Online learning

Section 2 - Identification

  1. Why is it important to identify dyslexia?
  2. General considerations regarding identification
  3. Looking for early indicators
  4. Informal assessment by the classroom teacher
  5. Formal diagnosis by specialists
  6. Focusing on strengths
  7. Why label a child ‘dyslexic’?
  8. Summary
  9. Test yourself
  10. Sources

1. Why is it important to identify dyslexia?

If students with features of dyslexia – up to 10 per cent of all your pupils - have learning difficulties that you do not understand or address appropriately they are at risk of falling into a cycle of failure.

As they fall behind their peers in academic subjects, they inevitably face difficulties in coping with exams, going on to further training, or finding a job. People with severe levels of dyslexia who are not taught properly will face life-long difficulties in all areas that demand reading and writing skills, e.g. reading bills or instructions on medication, filling in forms at the post office or bank, and writing letters of any kind. Obviously, dyslexia will strongly handicap their daily life in many ways.

If your pupils are failing, this puts you as a teacher in a position of failure as well.

This is why it is so important for you to be able to identify dyslexia, and to know how to adapt your teaching methods to the learners with dyslexia in your class.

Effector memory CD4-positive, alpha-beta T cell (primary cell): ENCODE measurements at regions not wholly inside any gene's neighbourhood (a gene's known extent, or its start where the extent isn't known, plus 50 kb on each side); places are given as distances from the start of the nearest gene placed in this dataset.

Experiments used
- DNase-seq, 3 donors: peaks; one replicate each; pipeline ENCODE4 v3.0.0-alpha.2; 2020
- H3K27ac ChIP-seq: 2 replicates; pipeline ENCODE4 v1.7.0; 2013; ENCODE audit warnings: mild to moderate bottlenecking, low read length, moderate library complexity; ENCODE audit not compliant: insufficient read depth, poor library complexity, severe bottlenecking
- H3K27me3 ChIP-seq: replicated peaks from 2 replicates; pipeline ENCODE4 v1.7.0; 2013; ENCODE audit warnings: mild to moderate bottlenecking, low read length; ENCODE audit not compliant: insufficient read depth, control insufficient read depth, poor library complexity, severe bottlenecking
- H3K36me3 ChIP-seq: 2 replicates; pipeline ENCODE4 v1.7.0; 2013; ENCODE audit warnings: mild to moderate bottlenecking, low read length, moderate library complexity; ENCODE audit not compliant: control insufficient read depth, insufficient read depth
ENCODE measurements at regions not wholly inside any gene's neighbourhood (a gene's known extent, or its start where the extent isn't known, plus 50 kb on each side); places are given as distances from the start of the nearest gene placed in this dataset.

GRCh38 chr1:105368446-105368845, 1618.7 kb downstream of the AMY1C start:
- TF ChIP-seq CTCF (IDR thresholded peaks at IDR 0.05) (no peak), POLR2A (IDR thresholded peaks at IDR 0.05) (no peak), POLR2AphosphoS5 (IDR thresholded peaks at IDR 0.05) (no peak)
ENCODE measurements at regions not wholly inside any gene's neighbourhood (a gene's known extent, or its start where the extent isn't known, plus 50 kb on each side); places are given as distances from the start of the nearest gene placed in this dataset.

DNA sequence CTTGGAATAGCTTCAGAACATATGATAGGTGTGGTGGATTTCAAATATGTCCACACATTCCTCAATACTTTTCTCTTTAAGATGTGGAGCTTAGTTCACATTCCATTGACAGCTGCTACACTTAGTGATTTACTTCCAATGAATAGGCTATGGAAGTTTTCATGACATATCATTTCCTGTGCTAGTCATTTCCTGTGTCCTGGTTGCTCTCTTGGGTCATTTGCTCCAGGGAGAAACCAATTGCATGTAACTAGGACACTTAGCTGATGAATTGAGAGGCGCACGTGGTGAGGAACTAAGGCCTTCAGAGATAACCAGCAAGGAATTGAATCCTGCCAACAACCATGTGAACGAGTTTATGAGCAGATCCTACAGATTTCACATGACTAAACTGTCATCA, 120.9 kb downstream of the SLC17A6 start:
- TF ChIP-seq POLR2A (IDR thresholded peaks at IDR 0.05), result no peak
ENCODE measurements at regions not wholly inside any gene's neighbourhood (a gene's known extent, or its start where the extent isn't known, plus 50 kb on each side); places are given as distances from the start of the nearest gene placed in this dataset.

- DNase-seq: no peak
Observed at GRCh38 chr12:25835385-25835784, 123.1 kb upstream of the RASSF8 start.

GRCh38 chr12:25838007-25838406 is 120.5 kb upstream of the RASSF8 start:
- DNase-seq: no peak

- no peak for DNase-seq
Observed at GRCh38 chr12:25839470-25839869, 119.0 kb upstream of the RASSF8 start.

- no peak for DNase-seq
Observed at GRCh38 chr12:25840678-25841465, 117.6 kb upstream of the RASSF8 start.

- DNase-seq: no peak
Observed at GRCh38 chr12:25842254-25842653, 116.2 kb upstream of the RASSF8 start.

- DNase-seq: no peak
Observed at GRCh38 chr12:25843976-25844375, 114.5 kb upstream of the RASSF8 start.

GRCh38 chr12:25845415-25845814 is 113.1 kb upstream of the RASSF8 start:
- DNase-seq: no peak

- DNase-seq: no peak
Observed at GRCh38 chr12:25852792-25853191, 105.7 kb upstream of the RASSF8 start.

Your role as a teacher is vital. You can prevent the devastating psychological effects of continual failure which often mark adults with dyslexia who have had to struggle with their dyslexia unaided throughout their lives.

Many scientific studies show that the earlier these children are supported appropriately, the better their outcome at school and in employment.

Hence, it is paramount to try to detect dyslexia, and to address it, as early as possible.

'It is the ordinary classroom teacher who is in the first line of defence against some of the consequences of dyslexia, not only for children’s performance at school but also for their social relations and self-esteem.’  BBC – Language Shock – Dyslexia across cultures.